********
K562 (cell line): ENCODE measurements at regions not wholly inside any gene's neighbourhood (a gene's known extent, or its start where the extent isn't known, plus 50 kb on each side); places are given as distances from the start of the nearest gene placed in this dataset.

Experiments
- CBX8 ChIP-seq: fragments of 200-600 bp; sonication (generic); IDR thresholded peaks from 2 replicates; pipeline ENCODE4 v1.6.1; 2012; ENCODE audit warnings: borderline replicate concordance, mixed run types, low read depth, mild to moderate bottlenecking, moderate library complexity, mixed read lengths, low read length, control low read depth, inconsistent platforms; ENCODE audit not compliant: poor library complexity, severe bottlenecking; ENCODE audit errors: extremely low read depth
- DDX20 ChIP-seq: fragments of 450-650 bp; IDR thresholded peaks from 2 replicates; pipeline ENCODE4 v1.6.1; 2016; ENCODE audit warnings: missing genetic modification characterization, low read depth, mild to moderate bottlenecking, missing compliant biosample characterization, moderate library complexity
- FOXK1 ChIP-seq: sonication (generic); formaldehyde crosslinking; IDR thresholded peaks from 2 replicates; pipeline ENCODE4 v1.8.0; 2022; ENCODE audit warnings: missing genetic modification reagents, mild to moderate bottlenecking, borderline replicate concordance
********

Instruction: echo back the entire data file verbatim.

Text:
K562 (cell line): ENCODE measurements at regions not wholly inside any gene's neighbourhood (a gene's known extent, or its start where the extent isn't known, plus 50 kb on each side); places are given as distances from the start of the nearest gene placed in this dataset.

Experiments
- CBX8 ChIP-seq: fragments of 200-600 bp; sonication (generic); IDR thresholded peaks from 2 replicates; pipeline ENCODE4 v1.6.1; 2012; ENCODE audit warnings: borderline replicate concordance, mixed run types, low read depth, mild to moderate bottlenecking, moderate library complexity, mixed read lengths, low read length, control low read depth, inconsistent platforms; ENCODE audit not compliant: poor library complexity, severe bottlenecking; ENCODE audit errors: extremely low read depth
- DDX20 ChIP-seq: fragments of 450-650 bp; IDR thresholded peaks from 2 replicates; pipeline ENCODE4 v1.6.1; 2016; ENCODE audit warnings: missing genetic modification characterization, low read depth, mild to moderate bottlenecking, missing compliant biosample characterization, moderate library complexity
- FOXK1 ChIP-seq: sonication (generic); formaldehyde crosslinking; IDR thresholded peaks from 2 replicates; pipeline ENCODE4 v1.8.0; 2022; ENCODE audit warnings: missing genetic modification reagents, mild to moderate bottlenecking, borderline replicate concordance